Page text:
Sunday, January 6, 2008

The passion of southern football

Golden has made an interesting post discussing the source of southern passion for college football. His argument can be pretty simply summarized:


He does a good job explaining what it meant to grow up in the post civil war south, and the combination of pride, guilt, and anger that many southerners felt about the civil war, and how southern football heros of the past, such as Bear Bryant filled the need for a hero and some redemption against the focal point of much of that anger, Northerners.

Leaving aside the political incorrectness of this argument (good luck finding any SEC coach to admit they are refighting the civil war), he glosses over one major point against his premise: Most players students, and fans of SEC teams can not trace their family back to the Confederacy. In fact it is not a stretch to say that most people who live in the most populous places in the south were born or grew up somewhere else. In 1960, none of the southern states that contain the SEC schools had more than 5 million people in it, and the total population of the conference footprint was approximately 26 million. By 2007, Florida and Georiga alone had 27 million people. While Golden's point was certainly true 30 or 40 years ago, it has less relevance today. I highly doubt that Glen Dorsey or Early Ducet feel any connection to Robert E. Lee. Certainly the best coaches in the SEC (Saban, Meyer, Miles), who were all born in Ohio, feel no need to fight for the stars and bars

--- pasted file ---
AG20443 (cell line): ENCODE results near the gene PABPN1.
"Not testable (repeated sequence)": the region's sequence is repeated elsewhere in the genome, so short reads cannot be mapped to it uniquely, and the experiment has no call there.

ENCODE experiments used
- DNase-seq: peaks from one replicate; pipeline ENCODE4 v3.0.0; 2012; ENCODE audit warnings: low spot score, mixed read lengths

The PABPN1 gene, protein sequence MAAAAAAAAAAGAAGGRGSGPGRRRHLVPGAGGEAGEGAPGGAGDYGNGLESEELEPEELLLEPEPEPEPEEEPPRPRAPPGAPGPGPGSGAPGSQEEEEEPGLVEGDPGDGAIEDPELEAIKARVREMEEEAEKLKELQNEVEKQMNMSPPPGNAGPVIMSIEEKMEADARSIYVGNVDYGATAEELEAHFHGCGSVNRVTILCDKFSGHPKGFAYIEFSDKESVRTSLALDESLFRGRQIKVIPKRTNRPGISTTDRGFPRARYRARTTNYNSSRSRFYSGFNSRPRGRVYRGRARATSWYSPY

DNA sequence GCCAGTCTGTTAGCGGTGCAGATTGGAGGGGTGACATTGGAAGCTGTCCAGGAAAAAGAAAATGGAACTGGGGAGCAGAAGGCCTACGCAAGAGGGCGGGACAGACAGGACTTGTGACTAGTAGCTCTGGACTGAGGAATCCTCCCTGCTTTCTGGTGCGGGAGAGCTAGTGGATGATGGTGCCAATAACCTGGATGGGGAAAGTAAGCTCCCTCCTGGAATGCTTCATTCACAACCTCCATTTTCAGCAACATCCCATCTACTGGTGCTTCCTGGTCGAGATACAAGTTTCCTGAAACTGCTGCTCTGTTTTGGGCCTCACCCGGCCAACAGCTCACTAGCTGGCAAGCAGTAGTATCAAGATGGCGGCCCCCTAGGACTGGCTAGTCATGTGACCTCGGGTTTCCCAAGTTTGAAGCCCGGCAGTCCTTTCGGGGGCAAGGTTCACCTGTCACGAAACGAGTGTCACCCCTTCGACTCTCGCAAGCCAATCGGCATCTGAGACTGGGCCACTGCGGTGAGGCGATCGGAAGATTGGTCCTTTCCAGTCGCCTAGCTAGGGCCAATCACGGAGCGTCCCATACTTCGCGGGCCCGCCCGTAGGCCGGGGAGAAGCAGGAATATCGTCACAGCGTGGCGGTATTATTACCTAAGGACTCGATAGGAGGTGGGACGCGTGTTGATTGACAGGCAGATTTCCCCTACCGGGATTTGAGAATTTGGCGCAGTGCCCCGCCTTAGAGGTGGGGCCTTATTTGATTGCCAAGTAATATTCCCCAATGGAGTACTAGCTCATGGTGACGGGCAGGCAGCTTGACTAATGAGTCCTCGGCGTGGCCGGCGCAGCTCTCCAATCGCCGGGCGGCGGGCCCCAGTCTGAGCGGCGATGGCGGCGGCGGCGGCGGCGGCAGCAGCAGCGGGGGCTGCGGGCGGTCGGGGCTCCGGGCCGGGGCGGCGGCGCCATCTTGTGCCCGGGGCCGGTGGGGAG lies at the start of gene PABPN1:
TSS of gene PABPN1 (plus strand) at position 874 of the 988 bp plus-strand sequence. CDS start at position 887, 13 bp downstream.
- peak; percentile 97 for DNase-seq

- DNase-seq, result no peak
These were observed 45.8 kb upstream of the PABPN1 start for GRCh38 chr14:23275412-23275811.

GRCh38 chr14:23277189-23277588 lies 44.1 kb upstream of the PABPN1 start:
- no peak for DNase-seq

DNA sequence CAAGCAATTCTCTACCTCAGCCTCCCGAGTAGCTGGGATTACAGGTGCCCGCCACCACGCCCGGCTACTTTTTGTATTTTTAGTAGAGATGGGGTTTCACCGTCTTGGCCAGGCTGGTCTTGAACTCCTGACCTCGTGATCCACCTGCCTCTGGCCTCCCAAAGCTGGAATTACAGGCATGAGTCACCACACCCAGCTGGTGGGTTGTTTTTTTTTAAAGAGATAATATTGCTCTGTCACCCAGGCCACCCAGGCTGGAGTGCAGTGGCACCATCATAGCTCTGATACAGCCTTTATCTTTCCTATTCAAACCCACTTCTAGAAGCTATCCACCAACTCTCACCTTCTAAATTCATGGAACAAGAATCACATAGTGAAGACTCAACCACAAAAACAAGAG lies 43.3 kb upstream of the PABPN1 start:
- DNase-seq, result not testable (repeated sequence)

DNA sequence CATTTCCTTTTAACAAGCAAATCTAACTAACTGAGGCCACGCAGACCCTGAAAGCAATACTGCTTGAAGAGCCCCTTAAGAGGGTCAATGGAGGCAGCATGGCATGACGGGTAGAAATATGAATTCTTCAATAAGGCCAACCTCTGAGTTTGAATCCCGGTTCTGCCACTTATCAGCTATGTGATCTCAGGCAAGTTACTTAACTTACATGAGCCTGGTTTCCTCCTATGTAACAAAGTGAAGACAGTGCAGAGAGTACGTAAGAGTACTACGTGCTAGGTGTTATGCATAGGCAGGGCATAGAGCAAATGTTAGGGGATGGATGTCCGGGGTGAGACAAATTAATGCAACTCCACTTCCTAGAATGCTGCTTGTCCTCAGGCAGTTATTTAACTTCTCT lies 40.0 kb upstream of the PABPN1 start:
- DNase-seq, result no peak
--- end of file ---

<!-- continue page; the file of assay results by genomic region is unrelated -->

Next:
So why is the passion for college football so great in the SEC? Because for the better part of the last century, college football was the only game in town. For me, growing up in Ann Arbor, as much as I loved Michigan football, I always looked forward to going to Tiger games, or following the Wings or the Pistons in the playoffs. There is a shared history for Michigan residents with these teams, just as there is with Michigan football. To a typical SEC fan, there are limited sports options outside of college football, and those options that do exist don't have the history that helps to ignite and maintain passion. There are only 18 major professional teams in the SEC footprint, and only six of them (Dolphins, Bucs, Falcons, Saints, Braves and Hawks) have been in existence for more than 20 years. None of them predate 1960. In contrast, there are 28 professional teams in the Big Ten footprint, and only three of them (Blue Jackets, Timberwolves, and Wild) are less than 20 years old. Many of the baseball teams are more than 100 years old. SEC spring games get 50,000 fans because there are no major league baseball, basketball, or national hockey league games to draw fans.

The passion of SEC fans is about history, but not the history that Golden refers to in his post. It's the history of organized sports in the south, and the absence of any real alternatives to college football that make such a big deal.